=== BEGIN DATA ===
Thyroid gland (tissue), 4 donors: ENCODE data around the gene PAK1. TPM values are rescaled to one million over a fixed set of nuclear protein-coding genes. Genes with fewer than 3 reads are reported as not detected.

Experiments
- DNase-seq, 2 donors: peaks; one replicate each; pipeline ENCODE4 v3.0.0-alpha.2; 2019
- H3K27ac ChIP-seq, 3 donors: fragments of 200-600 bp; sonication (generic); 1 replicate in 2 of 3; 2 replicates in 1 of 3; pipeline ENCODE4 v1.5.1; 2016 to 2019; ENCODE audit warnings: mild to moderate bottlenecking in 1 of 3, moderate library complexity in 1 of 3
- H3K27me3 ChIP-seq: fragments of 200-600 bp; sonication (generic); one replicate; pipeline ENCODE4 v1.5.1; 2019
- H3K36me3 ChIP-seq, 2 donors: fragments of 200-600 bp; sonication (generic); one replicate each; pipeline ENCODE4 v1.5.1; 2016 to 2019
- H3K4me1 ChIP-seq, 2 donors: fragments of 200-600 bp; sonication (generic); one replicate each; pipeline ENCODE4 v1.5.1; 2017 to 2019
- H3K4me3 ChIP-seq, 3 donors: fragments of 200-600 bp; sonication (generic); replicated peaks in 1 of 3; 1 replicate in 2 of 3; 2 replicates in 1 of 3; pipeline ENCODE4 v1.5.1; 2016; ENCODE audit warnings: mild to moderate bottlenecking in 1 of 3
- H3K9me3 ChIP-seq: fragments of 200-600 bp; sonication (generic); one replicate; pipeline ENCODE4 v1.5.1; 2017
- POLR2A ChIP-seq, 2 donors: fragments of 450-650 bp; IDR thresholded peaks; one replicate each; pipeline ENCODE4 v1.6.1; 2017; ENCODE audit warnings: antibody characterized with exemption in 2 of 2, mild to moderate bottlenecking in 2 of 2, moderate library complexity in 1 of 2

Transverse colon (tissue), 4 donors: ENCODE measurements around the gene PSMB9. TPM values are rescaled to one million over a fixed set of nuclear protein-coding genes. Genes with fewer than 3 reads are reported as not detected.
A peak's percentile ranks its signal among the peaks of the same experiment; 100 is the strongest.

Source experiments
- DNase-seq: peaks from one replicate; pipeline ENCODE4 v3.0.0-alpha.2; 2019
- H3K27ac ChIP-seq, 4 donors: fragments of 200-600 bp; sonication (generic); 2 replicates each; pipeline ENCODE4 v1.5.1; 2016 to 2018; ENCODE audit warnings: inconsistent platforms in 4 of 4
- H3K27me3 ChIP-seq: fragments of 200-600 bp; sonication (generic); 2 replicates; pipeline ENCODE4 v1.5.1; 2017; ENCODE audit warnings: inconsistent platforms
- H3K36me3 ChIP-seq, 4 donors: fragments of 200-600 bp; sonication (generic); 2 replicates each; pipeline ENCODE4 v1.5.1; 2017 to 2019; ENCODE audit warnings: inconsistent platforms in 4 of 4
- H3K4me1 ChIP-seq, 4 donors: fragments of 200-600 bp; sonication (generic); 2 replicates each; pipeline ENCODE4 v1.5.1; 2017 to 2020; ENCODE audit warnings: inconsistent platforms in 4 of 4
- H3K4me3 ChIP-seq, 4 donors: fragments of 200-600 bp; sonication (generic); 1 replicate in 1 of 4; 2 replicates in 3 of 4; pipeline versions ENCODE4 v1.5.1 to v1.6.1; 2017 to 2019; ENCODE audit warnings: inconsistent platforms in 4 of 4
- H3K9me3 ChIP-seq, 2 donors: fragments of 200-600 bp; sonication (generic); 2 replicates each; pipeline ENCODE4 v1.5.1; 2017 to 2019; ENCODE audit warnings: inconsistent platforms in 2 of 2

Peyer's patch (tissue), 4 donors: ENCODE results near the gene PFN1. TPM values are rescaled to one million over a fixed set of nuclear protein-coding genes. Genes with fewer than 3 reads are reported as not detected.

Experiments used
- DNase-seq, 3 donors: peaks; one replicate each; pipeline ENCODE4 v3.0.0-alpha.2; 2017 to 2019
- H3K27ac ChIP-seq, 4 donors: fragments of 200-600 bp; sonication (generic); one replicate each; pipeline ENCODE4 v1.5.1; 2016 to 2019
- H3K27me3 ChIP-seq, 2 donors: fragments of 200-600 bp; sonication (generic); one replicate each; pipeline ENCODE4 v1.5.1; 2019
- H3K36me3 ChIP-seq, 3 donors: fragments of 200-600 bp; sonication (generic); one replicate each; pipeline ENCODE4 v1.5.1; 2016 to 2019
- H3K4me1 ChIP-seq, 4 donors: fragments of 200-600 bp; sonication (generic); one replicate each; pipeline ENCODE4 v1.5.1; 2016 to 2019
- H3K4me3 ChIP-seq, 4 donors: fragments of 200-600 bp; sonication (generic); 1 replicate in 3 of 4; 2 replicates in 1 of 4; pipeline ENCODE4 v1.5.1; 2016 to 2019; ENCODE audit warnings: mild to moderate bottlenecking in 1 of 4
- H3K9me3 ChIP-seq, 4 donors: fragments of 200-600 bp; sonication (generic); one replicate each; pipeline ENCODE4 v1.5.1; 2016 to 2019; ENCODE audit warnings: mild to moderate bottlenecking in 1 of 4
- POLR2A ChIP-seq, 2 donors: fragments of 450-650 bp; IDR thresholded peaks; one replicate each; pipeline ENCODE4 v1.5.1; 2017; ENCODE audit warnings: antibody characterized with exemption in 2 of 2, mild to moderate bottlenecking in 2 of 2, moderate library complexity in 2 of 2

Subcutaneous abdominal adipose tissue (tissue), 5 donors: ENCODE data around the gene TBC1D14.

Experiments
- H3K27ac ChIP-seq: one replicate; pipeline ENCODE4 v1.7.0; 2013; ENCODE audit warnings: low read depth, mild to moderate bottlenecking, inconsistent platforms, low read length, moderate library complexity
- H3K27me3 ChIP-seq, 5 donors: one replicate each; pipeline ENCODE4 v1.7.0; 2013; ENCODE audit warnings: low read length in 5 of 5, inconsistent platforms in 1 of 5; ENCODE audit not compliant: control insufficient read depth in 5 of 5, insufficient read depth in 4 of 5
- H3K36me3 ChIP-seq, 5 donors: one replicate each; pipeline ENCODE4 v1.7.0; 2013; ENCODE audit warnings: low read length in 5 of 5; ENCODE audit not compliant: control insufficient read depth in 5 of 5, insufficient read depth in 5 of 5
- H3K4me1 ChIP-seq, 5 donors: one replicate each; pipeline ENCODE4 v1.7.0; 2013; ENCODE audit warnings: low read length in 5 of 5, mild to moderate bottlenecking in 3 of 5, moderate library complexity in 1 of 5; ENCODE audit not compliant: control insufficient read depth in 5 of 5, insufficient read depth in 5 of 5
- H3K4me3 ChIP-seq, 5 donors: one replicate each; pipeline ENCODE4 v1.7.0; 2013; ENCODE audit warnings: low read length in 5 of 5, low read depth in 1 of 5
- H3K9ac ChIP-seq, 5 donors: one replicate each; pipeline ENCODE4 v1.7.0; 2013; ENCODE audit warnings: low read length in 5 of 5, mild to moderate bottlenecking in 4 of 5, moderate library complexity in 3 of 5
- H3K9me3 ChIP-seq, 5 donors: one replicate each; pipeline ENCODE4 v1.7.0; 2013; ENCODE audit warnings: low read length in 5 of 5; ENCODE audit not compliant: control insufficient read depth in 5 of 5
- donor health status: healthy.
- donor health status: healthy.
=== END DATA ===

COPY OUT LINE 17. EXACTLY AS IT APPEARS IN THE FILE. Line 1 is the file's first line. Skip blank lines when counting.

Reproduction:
- H3K36me3 ChIP-seq, 4 donors: fragments of 200-600 bp; sonication (generic); 2 replicates each; pipeline ENCODE4 v1.5.1; 2017 to 2019; ENCODE audit warnings: inconsistent platforms in 4 of 4